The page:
Shostakovich and After
Gidon Kremer, Artistic Director and Solo Violinist
(Gidon Kremer Bio)
Yulia Korpacheva, Soprano
Fedor Kuznetsov, Baritone
(Carnegie Hall Website)
Raechel Alexander, Manager, Public Affairs
Dmitri Shostakovich: Sonata for Violin and Piano, Op 134 (1968) (arr. for string orchestra by Michail Zinman and Andrei Pushkarev): Andante, Allegretto, Largo-Andante, Gidon Kremer Violin.
Dmitri Shostakovich (1906-1975): Chamber Symphony, Op 110a (1960) (arr. for string orchestra by Abram Stassevich from String Quartet No. 8): Largo, Allegro Molto, Allegretto, Largo, Largo.
Dmitri Shostakovich: Symphony No. 14, Op 135 (1969): De profundis, Malagueña, Lorelei, The Suicide, On Watch, Madam, Look!, In Prison, The Zaporohian Cossacks, O Delvig, Delvig, The Death of the Poet, Conclusion, Yulia Korpacheva, Soprano, Fedor Kuznetsov, Baritone.
Dr. Roberta E. Zlokower
November 20, 2004
(Read another review of Kremerata Baltica and Shostakovich). The black gowns and black suits of this striking orchestral ensemble are stunning in this setting, and Isaac Stern Auditorium was packed with fans of Shostakovich and fans of Kremerata Baltica. Gidon Kremer was highlighted as soloist for the Sonata, now chamber ensemble piece. I imagined the piano passages and violin solos, now played for this new arrangement. Kremer’s violin could literally sound like a cello, as well, eery, solemn, and flowing.
Clicking effects on the wooden instruments added percussive dimension. The clock-like staccatos made me think of the ballet score potential of this atonal work. Mr. Kremer plucked the strings of his 1730 Guarnerius del Gesù, “ex-David” with tiny reverberations among the basses. This conversation melted into a wrenching melody, with Mr. Kremer always showcased. A stormy finale to muted timpani brought together a full compliment of strings, as the solos vanished into brilliant orchestral cohesion.
This Chamber Symphony with five movements was performed as one unit. Mr. Kremer sat with his orchestra, as sparkling, sonorous violas were joined by the vivacious violins. One could imagine a dance of the Cossacks. A significant element of this work is the performance of an entire group of strings, such as violins or cellos, all playing one single note, suspended in space. The second Largo ended in a whisper, in contrast to the middle movements of whirling Ukrainian motifs.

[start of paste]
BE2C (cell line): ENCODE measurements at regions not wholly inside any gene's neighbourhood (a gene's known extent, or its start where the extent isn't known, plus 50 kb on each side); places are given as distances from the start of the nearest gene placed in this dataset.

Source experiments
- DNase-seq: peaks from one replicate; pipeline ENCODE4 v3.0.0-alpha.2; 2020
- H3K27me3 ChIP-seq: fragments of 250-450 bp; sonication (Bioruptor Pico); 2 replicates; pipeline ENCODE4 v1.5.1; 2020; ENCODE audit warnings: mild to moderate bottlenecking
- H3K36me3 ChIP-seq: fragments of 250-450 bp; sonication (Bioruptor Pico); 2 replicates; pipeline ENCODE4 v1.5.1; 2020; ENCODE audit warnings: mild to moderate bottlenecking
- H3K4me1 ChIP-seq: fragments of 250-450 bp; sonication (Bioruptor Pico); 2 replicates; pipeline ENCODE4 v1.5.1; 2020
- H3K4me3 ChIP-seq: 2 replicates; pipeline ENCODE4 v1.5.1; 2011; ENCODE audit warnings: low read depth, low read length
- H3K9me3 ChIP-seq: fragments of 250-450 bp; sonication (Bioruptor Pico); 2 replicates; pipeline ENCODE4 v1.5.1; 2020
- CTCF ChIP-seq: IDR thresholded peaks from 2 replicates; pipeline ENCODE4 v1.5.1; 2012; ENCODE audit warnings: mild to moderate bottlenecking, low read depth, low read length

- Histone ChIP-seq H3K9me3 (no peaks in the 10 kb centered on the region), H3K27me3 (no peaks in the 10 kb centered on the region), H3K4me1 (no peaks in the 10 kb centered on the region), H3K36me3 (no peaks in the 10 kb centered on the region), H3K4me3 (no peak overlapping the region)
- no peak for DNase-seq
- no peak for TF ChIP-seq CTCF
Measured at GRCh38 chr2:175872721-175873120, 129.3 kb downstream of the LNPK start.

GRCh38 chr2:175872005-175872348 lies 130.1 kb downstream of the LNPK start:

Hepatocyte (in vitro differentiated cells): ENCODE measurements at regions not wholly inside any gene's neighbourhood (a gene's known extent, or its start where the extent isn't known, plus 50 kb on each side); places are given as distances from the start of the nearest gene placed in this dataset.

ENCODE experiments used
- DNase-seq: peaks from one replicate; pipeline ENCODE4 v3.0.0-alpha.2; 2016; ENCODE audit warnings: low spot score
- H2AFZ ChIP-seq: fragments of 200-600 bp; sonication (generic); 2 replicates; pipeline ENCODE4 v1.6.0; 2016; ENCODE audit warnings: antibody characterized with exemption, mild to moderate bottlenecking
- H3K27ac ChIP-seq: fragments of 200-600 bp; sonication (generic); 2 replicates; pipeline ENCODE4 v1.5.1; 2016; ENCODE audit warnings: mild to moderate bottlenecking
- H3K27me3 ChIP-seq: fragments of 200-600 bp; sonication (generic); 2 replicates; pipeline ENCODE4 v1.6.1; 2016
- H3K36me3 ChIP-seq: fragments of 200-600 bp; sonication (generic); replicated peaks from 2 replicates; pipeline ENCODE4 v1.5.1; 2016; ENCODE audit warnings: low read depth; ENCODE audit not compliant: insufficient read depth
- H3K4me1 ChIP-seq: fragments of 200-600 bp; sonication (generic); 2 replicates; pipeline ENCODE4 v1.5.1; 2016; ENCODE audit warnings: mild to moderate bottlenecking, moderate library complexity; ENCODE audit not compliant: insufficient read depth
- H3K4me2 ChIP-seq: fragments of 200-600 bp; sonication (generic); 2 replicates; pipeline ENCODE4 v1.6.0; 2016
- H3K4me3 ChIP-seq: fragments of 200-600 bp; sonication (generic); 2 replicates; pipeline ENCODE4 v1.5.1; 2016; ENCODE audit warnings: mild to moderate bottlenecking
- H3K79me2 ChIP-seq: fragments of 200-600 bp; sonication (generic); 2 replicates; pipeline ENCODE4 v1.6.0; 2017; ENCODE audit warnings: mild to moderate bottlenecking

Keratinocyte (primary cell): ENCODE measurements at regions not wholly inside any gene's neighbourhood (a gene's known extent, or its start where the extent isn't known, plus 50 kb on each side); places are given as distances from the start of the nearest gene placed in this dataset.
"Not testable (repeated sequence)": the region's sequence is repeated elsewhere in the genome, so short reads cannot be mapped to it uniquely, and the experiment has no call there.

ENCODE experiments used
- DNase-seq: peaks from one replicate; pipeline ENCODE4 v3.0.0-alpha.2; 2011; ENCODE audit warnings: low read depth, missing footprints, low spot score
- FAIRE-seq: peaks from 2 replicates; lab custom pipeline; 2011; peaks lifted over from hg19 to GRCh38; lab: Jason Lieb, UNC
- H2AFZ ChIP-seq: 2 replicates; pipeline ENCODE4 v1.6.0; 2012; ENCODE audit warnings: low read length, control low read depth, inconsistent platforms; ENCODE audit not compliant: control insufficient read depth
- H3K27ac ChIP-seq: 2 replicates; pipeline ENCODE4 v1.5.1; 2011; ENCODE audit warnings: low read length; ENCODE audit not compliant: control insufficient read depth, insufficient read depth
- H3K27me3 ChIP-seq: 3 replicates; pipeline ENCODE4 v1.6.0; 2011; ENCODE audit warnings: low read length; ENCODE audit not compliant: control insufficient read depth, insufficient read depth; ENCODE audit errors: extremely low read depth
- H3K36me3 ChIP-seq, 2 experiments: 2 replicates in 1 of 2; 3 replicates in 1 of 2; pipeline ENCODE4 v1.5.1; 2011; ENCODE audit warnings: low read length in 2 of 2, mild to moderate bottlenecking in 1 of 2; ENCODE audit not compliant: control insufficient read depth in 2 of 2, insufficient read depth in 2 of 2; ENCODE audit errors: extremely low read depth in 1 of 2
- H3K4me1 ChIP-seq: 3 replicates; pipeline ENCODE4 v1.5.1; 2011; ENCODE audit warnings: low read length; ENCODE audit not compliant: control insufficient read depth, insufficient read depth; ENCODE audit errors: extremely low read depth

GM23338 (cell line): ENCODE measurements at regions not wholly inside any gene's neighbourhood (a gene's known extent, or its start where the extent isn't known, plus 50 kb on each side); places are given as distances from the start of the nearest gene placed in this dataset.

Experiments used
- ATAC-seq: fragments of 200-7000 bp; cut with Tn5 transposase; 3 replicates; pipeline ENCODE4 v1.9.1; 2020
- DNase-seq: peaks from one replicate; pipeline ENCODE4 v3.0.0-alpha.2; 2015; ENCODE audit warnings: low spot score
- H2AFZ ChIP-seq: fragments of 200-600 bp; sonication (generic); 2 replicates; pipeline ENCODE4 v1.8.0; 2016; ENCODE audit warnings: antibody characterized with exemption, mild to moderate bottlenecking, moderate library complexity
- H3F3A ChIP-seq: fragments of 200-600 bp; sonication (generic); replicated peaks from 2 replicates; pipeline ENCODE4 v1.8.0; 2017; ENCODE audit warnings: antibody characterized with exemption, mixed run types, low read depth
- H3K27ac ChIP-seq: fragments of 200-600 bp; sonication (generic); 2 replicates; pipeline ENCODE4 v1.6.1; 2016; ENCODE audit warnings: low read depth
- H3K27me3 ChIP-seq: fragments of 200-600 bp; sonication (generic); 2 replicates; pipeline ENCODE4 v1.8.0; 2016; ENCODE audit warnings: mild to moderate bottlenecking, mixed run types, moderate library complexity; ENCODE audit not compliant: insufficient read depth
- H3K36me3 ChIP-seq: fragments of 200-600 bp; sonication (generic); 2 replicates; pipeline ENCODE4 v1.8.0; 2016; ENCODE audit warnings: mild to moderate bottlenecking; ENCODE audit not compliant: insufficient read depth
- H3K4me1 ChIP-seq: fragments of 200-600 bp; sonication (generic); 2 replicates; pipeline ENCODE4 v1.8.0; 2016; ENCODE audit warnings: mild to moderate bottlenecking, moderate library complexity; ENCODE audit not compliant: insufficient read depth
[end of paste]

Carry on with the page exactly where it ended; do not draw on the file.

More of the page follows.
Symphony No. 14, by Shostakovich, is dreadfully depressing, but lovely to hear. It is a compilation of eleven poems by Federico García Lorca, Guillaume Apollinaire, Wilhelm Küchelbeker, and Rainer Maria Rilke. The poems have been translated into Russian and relate to death, suicide, passion, unrequited love, cemeteries, loss, deep rivers, murder, incest, armies, butchers, and prisons.
However, sung by Yulia Korpacheva and Fedor Kuznetsov, the eleven poems, with orchestral accompaniment and orchestral solos, are mesmerizing and magical. The depths of Mr. Kuznetsov’s lowest notes seemed to signify the depths of emotion and the yearnings of the human condition. The basses took on dark, marching movement of sound and rhythm, and racing strings could have been galloping steeds or death entering the tavern.
Sounds of chimes seemed to end or begin new poems, but this structure was not clear. Ms. Korpacheva’s duet with a cello was as stunning as her bright purple gown. She seemed to be able to evoke the sensation of screaming in terror, but with melodic tones and breathless pathos. The mood of these eleven poems remained the same, but volume and tempo varied dramatically, sometimes even moment to moment. Silence created musical space for its own purpose. Prolonged passages of tiny rhythmic effects were foreboding and ominous, as the audience read the transcriptions of these disturbing lyrics. Impending death and tormented souls were well symbolized in the theatrical qualities of Ms. Korpacheva, Mr. Kuznetsov, and Mr. Kremer’s Kremerata Baltica. Kudos to all.